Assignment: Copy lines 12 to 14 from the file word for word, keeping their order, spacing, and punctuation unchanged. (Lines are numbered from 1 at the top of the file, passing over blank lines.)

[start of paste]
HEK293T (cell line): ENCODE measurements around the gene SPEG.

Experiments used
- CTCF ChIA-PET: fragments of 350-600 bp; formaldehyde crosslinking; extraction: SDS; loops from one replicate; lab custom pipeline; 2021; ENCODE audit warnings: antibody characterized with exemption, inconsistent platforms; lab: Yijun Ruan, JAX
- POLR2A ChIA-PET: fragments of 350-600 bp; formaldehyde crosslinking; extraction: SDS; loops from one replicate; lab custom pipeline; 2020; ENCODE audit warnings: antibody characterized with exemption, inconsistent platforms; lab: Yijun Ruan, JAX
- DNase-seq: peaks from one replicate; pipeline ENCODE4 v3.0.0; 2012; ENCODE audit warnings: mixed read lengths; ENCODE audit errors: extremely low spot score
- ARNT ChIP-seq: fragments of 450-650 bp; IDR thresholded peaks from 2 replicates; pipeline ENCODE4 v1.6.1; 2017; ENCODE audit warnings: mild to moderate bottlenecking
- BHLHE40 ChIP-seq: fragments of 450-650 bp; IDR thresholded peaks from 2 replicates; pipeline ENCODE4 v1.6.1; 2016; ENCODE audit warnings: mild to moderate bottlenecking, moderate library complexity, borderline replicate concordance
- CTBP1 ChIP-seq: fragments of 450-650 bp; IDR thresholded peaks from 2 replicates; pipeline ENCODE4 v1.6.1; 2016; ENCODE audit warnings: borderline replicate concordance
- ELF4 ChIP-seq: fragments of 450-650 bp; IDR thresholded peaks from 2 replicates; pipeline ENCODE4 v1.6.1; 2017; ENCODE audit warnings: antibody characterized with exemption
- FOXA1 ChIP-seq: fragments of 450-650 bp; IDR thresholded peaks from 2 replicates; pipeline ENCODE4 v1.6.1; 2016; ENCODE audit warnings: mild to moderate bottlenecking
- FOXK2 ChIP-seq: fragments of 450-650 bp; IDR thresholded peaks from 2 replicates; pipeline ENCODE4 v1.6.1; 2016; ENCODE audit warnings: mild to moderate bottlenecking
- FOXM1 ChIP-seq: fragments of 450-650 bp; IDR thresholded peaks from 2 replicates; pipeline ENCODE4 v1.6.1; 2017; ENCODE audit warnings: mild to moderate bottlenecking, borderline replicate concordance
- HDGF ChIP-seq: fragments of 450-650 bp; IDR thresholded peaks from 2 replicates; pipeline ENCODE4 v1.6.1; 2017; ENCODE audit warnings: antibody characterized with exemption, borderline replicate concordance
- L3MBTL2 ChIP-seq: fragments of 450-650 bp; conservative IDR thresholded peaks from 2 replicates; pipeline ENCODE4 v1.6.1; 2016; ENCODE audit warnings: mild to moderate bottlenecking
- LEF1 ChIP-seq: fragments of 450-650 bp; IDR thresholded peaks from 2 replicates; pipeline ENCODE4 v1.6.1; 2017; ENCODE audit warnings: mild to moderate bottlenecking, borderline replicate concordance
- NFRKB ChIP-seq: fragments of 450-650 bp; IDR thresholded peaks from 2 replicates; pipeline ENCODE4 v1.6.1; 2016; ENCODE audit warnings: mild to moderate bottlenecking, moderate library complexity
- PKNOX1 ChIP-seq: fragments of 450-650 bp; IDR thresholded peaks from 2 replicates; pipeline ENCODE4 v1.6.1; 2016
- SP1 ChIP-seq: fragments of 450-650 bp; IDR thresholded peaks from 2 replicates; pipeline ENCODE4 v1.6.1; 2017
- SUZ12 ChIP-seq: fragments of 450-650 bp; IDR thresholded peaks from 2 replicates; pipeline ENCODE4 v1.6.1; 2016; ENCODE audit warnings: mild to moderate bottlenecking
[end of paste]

- FOXM1 ChIP-seq: fragments of 450-650 bp; IDR thresholded peaks from 2 replicates; pipeline ENCODE4 v1.6.1; 2017; ENCODE audit warnings: mild to moderate bottlenecking, borderline replicate concordance
- HDGF ChIP-seq: fragments of 450-650 bp; IDR thresholded peaks from 2 replicates; pipeline ENCODE4 v1.6.1; 2017; ENCODE audit warnings: antibody characterized with exemption, borderline replicate concordance
- L3MBTL2 ChIP-seq: fragments of 450-650 bp; conservative IDR thresholded peaks from 2 replicates; pipeline ENCODE4 v1.6.1; 2016; ENCODE audit warnings: mild to moderate bottlenecking